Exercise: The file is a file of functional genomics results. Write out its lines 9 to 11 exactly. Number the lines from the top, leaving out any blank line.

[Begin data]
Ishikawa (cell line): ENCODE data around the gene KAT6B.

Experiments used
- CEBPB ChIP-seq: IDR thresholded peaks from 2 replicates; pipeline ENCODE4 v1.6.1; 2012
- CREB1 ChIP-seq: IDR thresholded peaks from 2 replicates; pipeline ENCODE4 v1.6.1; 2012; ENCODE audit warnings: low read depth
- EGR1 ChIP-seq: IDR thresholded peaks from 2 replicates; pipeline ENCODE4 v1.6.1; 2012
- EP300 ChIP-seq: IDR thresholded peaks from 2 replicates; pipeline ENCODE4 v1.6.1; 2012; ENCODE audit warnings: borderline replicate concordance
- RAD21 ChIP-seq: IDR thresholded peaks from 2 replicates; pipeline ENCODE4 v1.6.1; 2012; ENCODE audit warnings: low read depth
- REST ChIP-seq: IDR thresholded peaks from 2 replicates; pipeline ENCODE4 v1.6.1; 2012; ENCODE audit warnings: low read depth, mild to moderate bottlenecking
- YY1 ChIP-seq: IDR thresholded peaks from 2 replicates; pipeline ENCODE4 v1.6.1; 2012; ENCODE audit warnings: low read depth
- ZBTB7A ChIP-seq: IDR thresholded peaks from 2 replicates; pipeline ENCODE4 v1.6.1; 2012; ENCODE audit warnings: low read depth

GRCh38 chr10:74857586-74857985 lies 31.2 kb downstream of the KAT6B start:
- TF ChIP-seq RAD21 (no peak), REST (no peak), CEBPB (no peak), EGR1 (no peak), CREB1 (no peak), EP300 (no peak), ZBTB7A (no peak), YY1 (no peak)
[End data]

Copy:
- YY1 ChIP-seq: IDR thresholded peaks from 2 replicates; pipeline ENCODE4 v1.6.1; 2012; ENCODE audit warnings: low read depth
- ZBTB7A ChIP-seq: IDR thresholded peaks from 2 replicates; pipeline ENCODE4 v1.6.1; 2012; ENCODE audit warnings: low read depth

GRCh38 chr10:74857586-74857985 lies 31.2 kb downstream of the KAT6B start: